Time to get back to that kind of rocketry. Flew a lot more, worked on paint a lot less. I'm going to take your advice. Repaired the shock cord tonight, and added a nylon chute. Going to clear coat it, and fly it. Just as it is.
Legit Rocket Patina... :goodjob:
 

Bill S

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I have several yard sale rescues in my fleet and to most of them all I did was give them a spit shine, replace worn/missing recovery gear and fly them.
I figure these kind of rockets are great for testing out new engine combinations (testing non-recommended engines like Q-Jets/composite motors), and if you lose them, its not a big deal, unlike that beauty of a rocket you spent 10 hours on.
 

MALBAR 70

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I figure these kind of rockets are great for testing out new engine combinations (testing non-recommended engines like Q-Jets/composite motors), and if you lose them, its not a big deal, unlike that beauty of a rocket you spent 10 hours on.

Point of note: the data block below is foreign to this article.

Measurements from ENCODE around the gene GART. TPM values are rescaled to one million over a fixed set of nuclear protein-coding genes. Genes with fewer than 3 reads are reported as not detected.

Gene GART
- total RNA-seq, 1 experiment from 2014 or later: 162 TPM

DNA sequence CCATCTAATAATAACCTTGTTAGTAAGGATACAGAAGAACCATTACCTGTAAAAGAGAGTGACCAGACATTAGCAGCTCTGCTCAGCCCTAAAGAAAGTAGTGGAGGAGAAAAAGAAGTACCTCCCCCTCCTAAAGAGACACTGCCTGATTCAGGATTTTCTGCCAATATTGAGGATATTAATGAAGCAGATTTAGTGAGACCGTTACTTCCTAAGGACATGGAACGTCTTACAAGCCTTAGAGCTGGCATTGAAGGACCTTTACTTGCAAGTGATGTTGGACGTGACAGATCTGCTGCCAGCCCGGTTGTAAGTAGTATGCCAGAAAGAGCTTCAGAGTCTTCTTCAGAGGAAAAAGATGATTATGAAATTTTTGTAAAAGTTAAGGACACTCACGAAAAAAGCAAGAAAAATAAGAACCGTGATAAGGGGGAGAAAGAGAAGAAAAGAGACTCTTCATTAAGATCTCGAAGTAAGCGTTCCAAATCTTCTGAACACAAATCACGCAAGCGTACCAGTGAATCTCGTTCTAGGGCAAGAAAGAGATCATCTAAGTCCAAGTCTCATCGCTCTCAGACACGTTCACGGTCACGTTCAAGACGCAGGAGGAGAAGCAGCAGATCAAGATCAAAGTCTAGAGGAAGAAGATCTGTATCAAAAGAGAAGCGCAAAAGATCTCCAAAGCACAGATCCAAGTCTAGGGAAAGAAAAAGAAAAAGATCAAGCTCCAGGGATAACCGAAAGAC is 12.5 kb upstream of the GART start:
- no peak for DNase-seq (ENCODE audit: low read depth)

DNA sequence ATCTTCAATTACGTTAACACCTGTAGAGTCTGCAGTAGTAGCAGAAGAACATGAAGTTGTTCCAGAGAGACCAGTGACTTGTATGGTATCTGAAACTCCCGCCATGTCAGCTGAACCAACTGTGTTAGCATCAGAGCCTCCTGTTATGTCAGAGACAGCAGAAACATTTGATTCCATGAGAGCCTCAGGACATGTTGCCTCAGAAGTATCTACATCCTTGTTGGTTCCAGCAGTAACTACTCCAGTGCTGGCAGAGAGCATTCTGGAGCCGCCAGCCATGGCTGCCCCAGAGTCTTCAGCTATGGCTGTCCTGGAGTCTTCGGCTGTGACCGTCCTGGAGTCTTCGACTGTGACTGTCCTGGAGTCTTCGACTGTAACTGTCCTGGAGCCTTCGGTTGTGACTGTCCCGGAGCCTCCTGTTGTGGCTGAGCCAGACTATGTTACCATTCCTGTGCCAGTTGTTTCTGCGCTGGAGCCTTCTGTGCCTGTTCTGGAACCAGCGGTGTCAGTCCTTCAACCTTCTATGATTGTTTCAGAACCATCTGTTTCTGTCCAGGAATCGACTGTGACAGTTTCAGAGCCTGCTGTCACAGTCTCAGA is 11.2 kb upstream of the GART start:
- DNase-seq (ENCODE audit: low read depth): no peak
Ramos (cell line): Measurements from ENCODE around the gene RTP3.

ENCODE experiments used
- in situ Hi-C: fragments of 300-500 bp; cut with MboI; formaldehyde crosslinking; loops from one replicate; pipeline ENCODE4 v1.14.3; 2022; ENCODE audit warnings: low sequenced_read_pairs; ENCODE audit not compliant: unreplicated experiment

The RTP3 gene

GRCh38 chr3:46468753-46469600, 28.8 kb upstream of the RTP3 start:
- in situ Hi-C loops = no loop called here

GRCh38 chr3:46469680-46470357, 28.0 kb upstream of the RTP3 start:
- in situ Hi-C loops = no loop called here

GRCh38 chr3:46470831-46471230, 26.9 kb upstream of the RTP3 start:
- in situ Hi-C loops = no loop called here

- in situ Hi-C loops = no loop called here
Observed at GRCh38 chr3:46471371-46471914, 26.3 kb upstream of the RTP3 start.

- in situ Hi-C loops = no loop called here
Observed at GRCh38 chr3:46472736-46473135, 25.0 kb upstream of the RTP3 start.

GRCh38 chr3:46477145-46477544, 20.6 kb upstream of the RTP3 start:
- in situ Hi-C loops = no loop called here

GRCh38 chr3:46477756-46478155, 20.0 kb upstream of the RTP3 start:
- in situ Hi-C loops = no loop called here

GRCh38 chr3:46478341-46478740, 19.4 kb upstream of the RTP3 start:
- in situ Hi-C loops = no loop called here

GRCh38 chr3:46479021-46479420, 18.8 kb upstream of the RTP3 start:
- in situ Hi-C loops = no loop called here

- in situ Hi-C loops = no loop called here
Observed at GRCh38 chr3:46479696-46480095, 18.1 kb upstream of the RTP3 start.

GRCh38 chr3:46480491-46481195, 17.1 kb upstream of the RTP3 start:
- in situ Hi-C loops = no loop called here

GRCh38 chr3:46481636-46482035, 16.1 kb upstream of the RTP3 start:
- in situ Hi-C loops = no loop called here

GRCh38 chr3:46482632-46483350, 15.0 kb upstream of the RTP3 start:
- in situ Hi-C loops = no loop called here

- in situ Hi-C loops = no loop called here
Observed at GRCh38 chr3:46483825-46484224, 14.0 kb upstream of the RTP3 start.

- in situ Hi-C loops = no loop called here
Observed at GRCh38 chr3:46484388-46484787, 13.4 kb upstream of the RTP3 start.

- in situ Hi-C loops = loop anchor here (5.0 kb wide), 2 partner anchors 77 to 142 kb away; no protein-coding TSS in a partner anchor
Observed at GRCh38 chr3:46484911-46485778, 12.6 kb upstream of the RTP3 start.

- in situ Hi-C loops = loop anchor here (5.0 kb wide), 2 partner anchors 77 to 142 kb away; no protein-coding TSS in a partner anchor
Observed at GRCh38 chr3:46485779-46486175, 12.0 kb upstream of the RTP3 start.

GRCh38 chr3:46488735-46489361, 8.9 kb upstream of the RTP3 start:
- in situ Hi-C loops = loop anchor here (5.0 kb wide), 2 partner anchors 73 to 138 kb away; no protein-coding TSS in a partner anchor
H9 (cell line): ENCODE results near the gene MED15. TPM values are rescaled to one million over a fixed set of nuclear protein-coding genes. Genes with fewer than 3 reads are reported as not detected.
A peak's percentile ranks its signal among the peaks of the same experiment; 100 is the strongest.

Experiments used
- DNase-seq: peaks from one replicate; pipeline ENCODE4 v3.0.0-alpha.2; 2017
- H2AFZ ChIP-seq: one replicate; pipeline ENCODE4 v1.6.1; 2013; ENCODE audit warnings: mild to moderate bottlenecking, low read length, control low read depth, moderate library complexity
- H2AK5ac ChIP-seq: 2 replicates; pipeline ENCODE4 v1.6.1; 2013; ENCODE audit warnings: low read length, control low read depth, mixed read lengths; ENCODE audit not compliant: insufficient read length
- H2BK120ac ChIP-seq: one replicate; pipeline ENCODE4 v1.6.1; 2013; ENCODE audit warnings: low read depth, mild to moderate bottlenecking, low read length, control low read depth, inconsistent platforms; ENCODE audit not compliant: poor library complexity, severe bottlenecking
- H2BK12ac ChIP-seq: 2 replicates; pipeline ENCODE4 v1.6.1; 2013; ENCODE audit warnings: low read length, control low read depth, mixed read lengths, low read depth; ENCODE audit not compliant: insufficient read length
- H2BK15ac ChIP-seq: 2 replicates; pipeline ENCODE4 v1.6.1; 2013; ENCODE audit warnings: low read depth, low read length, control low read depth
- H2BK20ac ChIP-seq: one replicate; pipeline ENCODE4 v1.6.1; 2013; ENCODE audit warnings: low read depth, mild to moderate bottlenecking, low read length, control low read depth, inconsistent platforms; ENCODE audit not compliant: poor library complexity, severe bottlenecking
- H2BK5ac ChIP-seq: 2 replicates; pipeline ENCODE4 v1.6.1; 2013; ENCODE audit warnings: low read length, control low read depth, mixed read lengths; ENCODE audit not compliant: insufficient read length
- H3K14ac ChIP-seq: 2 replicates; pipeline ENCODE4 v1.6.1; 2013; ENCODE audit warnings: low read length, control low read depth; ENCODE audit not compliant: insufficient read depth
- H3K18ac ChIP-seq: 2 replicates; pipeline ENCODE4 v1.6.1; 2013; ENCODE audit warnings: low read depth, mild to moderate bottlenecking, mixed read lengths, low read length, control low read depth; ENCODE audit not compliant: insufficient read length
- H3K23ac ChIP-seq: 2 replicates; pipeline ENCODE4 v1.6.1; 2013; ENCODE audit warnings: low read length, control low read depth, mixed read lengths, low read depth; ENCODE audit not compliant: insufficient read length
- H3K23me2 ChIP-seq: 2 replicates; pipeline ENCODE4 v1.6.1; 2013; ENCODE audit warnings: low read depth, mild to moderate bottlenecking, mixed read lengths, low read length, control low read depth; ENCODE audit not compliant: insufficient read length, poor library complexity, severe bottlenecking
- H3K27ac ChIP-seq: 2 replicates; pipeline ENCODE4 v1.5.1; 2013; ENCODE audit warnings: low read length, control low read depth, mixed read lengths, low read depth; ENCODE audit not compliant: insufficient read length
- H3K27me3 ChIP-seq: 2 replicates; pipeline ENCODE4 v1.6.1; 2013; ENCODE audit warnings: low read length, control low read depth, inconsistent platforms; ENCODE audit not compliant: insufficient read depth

Yup, I refer to these types of rockets as LEV's... Low Emotional Value.
 

rklapp

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I mean, we're sticking pyrotechnics in the rear end of a tube and lighting it. What could go wrong?
We cut off the bits that are broken, glue on new bits, stick a pyrotechnic into the tube, and hope it goes better.
 

stantonjtroy

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The best way I've found to remove water slides is packaging tape (the tan plastic kind). Place a piece on and rub it down well but leave an end up to grip it. Then pull it up with w quick jerk. Grab another piece of tape and continue.